DAMASCUS, Syria, Dec. 31 (UPI) -- Norwegian and Danish ships waiting to haul Syria's chemical arms returned to port in Cyprus, indicating a key deadline would be missed, officials said Tuesday.
Bad weather and uncertainty about security were among the reasons given for missing the Tuesday deadline to move Syria's most dangerous chemicals to a port in Latakia on Syria's Mediterranean coast for removal from the war- and violence-torn country, the BBC reported.
The deadline is the first milestone of a deal to catalog, collect and destroy Syria's chemical weapons by mid-2014. The agreement was brokered by the United States and Russia after rockets filled with sarin gas were fired at three Damascus suburbs in August, killing hundreds of people. The Syrian government and rebel leaders blamed each other for the massacre.
Ahmed Uzumcu, director-general of the Organization for the Prohibition of Chemical Weapons, said progress of the Syrian chemical weapons disarmament has been "considerable" in an interview with Russian news network RT.
"Several categories of chemical weapons have already been destroyed and chemical weapons production facilities have been rendered unusable in a very short time," Uzumcu said. "All chemical weapons were identified and prepared for transportation to outside Syria. So now we are entering into a new phase, but so far the progress has been very significant."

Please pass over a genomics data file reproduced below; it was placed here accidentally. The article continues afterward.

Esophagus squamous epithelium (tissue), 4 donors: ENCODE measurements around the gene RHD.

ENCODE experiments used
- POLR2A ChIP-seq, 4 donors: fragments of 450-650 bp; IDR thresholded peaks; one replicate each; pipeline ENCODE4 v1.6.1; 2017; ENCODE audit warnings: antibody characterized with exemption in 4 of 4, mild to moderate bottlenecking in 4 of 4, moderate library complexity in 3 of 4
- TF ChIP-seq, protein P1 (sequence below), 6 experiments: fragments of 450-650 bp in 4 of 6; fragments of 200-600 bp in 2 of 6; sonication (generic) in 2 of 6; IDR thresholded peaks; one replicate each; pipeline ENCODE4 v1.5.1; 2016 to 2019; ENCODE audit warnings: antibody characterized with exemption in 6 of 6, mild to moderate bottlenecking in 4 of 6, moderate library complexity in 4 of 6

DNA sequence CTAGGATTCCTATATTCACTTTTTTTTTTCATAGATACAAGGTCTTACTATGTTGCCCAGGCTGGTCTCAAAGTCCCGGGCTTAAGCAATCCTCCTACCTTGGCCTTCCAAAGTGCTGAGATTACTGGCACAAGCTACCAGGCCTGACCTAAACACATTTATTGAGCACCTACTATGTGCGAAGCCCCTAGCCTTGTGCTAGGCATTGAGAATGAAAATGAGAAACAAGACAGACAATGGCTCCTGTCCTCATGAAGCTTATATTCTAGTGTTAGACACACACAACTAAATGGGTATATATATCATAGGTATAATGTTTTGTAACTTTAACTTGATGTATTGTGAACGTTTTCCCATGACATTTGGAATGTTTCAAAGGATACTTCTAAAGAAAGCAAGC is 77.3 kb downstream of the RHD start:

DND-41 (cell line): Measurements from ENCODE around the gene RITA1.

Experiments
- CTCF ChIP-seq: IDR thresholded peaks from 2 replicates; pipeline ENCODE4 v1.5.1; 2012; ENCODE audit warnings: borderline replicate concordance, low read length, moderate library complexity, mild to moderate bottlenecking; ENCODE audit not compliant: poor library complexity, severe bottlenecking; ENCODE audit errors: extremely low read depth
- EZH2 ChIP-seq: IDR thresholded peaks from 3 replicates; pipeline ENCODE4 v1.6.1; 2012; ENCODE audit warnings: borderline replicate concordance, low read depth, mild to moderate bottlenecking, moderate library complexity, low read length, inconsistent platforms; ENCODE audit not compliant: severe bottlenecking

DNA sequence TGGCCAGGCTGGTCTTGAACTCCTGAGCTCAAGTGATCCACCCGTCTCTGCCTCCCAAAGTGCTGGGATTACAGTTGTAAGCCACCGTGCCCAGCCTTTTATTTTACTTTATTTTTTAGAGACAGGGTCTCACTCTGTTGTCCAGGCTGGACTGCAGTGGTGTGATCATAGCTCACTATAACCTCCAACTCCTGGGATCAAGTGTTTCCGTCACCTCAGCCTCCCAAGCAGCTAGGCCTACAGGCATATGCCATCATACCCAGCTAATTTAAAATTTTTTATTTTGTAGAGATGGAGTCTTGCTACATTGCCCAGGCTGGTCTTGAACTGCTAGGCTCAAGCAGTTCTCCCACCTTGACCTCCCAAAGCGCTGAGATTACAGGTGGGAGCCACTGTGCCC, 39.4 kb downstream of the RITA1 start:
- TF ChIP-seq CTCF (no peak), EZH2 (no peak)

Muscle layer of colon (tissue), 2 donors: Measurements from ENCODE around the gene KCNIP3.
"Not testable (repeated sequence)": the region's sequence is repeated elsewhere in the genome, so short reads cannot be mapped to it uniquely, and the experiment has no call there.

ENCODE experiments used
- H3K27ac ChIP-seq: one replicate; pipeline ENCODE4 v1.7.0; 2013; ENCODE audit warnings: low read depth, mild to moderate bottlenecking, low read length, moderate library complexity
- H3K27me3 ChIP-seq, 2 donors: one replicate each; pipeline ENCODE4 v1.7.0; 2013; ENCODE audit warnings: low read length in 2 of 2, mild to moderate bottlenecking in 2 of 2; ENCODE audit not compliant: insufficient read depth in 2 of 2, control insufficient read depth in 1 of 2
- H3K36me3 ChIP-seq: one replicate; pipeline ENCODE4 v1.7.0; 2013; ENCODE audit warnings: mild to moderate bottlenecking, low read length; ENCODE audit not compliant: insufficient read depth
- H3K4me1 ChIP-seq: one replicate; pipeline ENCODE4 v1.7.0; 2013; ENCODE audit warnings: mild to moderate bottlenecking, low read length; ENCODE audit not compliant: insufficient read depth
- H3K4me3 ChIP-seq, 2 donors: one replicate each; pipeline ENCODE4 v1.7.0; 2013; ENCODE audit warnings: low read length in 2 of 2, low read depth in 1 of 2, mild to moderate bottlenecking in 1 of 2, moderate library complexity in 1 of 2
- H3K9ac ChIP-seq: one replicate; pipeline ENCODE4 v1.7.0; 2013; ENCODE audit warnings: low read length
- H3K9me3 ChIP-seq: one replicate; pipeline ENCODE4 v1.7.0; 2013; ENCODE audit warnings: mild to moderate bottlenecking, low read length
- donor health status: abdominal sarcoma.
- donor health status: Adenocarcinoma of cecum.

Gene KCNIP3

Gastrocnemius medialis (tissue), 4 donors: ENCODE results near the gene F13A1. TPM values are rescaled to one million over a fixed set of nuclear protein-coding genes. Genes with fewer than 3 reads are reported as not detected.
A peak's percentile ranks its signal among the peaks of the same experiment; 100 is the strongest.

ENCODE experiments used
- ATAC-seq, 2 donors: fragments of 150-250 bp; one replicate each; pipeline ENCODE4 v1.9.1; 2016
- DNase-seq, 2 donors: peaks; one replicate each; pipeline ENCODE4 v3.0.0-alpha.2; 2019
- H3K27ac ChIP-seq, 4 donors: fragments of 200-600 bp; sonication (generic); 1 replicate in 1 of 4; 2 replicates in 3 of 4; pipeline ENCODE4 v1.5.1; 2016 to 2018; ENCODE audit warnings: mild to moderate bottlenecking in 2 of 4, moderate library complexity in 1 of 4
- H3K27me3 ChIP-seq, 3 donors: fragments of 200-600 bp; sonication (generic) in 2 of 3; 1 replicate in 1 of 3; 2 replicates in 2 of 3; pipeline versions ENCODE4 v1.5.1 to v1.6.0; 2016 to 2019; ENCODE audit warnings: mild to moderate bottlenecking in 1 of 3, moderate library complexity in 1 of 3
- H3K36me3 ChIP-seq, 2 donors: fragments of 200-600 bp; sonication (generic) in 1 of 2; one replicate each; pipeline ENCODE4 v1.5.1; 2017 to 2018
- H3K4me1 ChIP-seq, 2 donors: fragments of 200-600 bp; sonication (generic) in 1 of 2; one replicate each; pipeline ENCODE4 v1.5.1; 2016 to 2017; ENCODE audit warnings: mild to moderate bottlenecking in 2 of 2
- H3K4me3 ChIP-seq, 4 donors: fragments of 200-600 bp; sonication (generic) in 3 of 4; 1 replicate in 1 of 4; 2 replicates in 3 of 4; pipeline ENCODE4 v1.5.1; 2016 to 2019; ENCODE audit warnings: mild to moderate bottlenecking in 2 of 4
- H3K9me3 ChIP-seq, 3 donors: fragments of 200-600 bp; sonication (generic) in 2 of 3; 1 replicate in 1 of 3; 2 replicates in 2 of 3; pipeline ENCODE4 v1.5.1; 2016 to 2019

Under the plan, U.S. satellites and Chinese surveillance cameras will monitor the progress of Russian armored vehicles carrying the chemical weapons from 12 storage sites in Syria to Latakia.
Danish and Norwegian cargo ships then will transport the chemicals to an Italian port, where they will be loaded aboard a U.S. vessel and taken into international waters before being destroyed.
The BBC said the Norwegian and Danish ships returned to port in Cyprus on the day they should have been escorting the chemical arms cache out of Syria after the hazardous containers did not arrive for collection in Latakia. Officials said the ships will refuel before returning to sea.
The Joint Mission of the OPCW and the United Nations acknowledged Saturday "transportation of the most critical chemical material before [Dec. 31] is unlikely."
"A number of external factors have impacted upon timelines, not least the continuing volatility in overall security conditions [in Syria], which have constrained planned movements," a statement said.